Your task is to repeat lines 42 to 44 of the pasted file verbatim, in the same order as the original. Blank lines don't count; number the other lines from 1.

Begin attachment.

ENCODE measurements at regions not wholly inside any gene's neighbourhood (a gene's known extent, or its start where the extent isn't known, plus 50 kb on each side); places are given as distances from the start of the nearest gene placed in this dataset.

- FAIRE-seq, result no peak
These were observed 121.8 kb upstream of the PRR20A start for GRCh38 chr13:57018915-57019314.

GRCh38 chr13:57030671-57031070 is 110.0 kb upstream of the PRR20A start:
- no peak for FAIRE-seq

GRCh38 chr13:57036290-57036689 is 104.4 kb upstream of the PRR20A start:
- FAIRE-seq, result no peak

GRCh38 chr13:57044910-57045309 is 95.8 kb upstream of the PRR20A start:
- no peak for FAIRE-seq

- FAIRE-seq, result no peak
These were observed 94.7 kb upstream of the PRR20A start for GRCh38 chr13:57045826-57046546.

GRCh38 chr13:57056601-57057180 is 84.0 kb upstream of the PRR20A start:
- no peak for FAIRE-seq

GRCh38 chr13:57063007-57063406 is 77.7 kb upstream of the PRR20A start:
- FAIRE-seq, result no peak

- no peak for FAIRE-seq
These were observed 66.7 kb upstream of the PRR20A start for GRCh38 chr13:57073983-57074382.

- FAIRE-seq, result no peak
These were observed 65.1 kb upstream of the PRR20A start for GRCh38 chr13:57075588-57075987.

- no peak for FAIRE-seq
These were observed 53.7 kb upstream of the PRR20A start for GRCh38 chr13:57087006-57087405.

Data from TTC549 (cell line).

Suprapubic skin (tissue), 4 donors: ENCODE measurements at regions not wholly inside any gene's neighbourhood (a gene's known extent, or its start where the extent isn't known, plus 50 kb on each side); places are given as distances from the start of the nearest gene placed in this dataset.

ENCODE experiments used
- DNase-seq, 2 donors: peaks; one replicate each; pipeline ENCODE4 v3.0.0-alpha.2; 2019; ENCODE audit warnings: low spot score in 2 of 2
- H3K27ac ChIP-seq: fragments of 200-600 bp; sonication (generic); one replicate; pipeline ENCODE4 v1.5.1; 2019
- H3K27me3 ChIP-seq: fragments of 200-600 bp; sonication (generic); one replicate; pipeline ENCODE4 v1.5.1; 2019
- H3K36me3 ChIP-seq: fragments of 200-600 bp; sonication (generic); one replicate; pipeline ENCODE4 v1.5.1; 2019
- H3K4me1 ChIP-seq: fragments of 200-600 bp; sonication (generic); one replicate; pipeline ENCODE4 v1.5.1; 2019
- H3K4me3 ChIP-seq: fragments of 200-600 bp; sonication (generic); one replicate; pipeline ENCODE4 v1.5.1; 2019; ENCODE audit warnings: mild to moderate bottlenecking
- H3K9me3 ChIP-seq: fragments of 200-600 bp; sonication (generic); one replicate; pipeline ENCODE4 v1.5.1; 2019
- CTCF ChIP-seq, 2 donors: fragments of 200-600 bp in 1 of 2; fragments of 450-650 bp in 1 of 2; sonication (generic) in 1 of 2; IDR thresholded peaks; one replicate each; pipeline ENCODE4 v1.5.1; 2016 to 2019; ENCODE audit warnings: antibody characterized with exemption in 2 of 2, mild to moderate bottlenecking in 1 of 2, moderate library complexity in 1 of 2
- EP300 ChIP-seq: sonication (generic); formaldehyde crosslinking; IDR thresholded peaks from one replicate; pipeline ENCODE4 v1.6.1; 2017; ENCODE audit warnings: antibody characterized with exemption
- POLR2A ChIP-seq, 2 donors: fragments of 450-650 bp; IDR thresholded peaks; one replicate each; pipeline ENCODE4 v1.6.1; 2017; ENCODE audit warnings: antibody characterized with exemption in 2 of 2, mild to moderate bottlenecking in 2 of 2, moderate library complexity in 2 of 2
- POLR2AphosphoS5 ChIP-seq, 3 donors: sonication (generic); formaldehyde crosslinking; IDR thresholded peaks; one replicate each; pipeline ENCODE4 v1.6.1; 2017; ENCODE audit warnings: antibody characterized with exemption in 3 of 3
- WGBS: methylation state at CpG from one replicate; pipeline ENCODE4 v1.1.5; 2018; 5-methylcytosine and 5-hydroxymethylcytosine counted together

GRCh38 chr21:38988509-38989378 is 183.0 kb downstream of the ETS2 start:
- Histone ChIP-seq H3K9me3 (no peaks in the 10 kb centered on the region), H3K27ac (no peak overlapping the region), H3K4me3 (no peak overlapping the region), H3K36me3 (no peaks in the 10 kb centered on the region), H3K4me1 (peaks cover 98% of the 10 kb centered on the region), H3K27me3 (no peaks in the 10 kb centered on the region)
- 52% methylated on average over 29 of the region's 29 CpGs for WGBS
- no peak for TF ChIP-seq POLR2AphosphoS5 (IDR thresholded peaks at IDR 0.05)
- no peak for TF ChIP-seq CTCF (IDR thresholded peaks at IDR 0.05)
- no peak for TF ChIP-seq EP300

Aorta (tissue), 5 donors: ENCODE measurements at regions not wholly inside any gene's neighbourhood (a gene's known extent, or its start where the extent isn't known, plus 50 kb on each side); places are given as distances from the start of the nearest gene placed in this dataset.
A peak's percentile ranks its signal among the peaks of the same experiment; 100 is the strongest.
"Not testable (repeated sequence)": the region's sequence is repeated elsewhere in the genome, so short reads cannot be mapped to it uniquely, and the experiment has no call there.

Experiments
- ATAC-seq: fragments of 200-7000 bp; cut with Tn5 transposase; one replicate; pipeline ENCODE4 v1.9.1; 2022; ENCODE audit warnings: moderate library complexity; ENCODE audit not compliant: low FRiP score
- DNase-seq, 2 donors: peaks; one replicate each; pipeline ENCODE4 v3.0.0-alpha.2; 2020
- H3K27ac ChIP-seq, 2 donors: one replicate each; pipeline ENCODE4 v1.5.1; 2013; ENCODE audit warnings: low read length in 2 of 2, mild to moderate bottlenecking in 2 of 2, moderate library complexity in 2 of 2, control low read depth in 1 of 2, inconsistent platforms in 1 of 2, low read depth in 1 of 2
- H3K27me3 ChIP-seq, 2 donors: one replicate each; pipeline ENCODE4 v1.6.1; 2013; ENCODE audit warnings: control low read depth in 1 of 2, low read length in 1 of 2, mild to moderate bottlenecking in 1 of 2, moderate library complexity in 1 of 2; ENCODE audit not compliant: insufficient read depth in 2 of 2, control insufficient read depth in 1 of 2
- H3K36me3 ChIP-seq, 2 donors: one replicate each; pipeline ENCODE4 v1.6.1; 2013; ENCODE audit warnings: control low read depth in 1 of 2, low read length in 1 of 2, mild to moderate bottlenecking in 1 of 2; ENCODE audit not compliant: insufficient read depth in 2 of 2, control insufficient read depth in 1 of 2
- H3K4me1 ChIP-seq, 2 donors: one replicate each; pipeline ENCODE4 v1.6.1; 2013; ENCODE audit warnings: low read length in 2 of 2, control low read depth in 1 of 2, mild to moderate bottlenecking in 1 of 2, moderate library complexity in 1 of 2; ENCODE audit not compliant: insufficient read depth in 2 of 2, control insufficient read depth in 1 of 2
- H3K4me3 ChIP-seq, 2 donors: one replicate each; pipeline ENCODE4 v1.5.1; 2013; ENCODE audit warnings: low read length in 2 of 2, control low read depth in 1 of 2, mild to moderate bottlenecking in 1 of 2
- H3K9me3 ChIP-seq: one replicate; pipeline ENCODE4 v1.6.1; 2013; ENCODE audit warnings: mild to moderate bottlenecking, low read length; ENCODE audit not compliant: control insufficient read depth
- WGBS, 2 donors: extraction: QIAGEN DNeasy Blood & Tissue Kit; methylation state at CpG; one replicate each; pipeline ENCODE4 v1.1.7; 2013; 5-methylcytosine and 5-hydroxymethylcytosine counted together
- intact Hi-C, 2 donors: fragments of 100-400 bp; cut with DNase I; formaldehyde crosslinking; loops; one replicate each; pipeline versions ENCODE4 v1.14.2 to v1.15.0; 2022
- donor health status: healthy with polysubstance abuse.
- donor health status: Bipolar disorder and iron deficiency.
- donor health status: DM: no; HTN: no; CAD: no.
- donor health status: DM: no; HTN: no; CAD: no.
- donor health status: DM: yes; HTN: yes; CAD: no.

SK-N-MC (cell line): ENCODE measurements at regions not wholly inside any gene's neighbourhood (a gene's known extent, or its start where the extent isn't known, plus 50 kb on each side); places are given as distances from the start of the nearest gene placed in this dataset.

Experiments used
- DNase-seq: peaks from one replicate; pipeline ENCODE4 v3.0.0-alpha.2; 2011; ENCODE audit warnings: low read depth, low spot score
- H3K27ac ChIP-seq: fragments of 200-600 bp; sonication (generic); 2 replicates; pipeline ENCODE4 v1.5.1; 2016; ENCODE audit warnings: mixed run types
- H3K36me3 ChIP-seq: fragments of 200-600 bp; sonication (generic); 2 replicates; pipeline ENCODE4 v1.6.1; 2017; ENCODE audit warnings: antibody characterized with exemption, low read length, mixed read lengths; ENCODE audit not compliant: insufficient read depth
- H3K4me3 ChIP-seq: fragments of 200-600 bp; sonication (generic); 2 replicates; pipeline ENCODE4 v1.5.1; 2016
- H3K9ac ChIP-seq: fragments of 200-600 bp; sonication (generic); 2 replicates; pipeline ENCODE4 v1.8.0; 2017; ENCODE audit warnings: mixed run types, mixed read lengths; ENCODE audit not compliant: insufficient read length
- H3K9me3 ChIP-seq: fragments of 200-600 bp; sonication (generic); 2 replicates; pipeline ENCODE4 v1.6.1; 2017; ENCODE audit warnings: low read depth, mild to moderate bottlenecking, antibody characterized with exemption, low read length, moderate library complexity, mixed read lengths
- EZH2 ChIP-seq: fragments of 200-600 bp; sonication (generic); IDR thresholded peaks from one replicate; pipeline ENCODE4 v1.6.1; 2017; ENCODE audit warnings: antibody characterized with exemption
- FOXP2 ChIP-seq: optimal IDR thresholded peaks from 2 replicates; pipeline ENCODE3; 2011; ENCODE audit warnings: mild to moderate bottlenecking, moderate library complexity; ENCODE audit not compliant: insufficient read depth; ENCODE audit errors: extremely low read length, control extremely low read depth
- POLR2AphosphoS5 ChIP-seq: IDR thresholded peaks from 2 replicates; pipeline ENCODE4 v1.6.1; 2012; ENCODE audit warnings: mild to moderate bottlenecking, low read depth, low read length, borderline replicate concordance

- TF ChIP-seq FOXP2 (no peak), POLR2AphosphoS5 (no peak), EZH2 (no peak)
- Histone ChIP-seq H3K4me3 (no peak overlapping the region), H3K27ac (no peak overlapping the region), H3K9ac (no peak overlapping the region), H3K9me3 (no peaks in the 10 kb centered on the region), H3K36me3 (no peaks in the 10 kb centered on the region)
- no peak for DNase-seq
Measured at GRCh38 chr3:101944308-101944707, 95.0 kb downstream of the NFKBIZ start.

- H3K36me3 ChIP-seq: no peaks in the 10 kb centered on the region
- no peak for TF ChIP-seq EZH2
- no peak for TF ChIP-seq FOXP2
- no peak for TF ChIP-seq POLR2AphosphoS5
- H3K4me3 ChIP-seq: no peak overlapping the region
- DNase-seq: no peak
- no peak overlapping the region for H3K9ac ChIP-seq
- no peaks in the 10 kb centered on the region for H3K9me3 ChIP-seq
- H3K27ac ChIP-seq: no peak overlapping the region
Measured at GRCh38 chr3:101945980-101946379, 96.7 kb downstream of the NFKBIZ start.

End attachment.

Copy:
- no peak for TF ChIP-seq EP300

Aorta (tissue), 5 donors: ENCODE measurements at regions not wholly inside any gene's neighbourhood (a gene's known extent, or its start where the extent isn't known, plus 50 kb on each side); places are given as distances from the start of the nearest gene placed in this dataset.
A peak's percentile ranks its signal among the peaks of the same experiment; 100 is the strongest.